Role With Fabulous Songs
Putting It Together [1999, as the Husband; Best Actor Tony nomination] was a joy because I love Sondheim’s music so much. The show was a potpourri of songs from different shows—a lot of funny stuff, some wonderful duets, some complicated and difficult pieces. I sang ‘The Road You Didn’t Take,’ ‘Do I Hear a Waltz,’ ‘Pretty Women’ with John Barrowman, and many more; it was Sondheim at his best. I got to work with Carol Burnett, and also with Kathie Lee Gifford, who came in because was hard for Carol to do eight shows a week. Even then, Kathie said, ‘I’m working on a musical about Aimee Semple McPherson.’ And here we are, 13 years later!”

Role That Inspired a Happy Reunion
“Your best girl had better be the one you’re with now, so I’ve got to talk about Scandalous. I love this piece, and Carolee Carmello is just brilliant as Aimee Semple McPherson. I play her father in the first part, and then I get to play her antagonist, a preacher in Los Angeles who is upset because she is cutting into my turf. He’s kind of a farce of a character, but I’m having a great time playing him. He gets to do that kind of Southern Baptist singsong railing at the congregation, which is fun; I grew up in Memphis, so I get to say that. Kathie’s people called me about the show, and I said yes because I loved the script—and I’ve got two kids going to college pretty soon, so it’s nice to make a little money. It’s also nice to renew the connection Kathie and I had from so many years ago.”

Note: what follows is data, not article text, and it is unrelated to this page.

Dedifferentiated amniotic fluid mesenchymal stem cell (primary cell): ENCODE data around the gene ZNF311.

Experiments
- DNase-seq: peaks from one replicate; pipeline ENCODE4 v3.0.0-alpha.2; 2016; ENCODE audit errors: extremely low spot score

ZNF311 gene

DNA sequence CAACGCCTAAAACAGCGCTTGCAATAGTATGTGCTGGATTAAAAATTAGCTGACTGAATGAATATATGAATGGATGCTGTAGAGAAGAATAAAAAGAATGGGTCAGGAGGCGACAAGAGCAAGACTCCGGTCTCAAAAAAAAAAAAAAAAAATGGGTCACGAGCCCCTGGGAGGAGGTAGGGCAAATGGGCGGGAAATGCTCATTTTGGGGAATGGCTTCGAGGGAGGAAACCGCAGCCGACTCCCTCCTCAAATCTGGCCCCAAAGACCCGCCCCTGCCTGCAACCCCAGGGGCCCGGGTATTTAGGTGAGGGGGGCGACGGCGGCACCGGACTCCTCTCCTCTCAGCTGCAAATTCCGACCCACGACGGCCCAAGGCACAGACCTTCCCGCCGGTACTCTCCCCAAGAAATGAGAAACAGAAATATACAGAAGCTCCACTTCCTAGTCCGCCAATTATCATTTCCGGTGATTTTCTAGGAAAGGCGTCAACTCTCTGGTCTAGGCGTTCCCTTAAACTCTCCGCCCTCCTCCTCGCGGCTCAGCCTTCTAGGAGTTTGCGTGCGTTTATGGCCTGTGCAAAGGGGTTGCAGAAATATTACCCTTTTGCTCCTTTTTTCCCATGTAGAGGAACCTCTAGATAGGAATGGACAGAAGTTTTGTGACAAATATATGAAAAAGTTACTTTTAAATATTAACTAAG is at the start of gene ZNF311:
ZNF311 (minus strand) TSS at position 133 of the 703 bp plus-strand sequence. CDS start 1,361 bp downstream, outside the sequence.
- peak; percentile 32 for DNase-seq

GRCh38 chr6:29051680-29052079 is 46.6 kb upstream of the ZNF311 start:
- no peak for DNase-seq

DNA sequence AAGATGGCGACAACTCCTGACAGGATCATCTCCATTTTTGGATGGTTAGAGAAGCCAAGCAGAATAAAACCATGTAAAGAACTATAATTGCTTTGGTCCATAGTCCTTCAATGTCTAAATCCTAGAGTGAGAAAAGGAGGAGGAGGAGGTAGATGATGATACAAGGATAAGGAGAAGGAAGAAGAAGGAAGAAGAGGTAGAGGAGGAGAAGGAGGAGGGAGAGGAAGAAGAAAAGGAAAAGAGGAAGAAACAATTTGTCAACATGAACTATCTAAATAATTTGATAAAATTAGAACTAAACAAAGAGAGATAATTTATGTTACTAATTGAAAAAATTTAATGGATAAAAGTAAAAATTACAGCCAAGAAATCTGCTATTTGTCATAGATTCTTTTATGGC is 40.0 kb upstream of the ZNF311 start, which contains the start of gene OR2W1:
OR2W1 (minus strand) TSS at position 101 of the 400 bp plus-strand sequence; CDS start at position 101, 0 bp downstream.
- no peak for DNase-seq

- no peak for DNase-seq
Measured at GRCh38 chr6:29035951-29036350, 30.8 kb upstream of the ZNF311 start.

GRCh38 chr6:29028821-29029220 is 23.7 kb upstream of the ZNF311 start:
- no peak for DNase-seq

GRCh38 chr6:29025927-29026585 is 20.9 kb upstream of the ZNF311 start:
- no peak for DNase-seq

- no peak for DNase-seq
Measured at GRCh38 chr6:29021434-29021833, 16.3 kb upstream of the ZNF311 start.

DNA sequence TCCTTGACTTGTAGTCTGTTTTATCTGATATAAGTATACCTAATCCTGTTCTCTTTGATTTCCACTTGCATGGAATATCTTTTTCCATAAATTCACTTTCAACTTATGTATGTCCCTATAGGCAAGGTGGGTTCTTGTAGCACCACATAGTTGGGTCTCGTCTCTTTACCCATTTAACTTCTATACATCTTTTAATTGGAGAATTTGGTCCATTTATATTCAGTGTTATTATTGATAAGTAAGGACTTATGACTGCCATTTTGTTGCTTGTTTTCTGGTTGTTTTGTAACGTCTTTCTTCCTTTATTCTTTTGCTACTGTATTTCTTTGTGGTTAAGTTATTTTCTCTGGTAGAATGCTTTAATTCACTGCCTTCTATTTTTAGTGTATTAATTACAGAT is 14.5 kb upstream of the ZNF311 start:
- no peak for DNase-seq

Role That Brought Surprising Acclaim
Sunset Boulevard [1994, as Max Von Mayerling; Best Featured Actor Tony Award] was a joy, partly because it brought me back to Broadway. I was down and out in Beverly Hills at the time, wanting to come back east so badly. The American production of the show started there, and I went in and sang for Andrew Lloyd Webber. I loved the part, which had been played in the movie by a Hollywood director [Erich von Stroheim]. Andrew wrote some swell music that I got to sing, and I loved Glenn Close [as Norma Desmond] and the cast, and working with Trevor Nunn, who directed it. I was surprised I got a Tony, to be honest. A lot of times, you see the Tony nominations and say, ‘How come?’ But you’ll take it, right?”

Role That I Wish More People Had Seen
“I got my first Tony nomination for Lillian Hellman’s Watch on the Rhine [1980, as Kurt Muller; Best Featured Actor Tony nomination], an important anti-fascist play about the rise of Nazi-ism before the war. The critics had their axes out for Hellman—she had made a lot of enemies by then with her sharp tongue—but I thought it was a heck of a play. My character is a German father who leaves his family in America to return to Europe and help the resistance, and they know he won’t be coming back. His speech about how fascism has to be resisted is just gorgeous; it’s a play that should always be running.”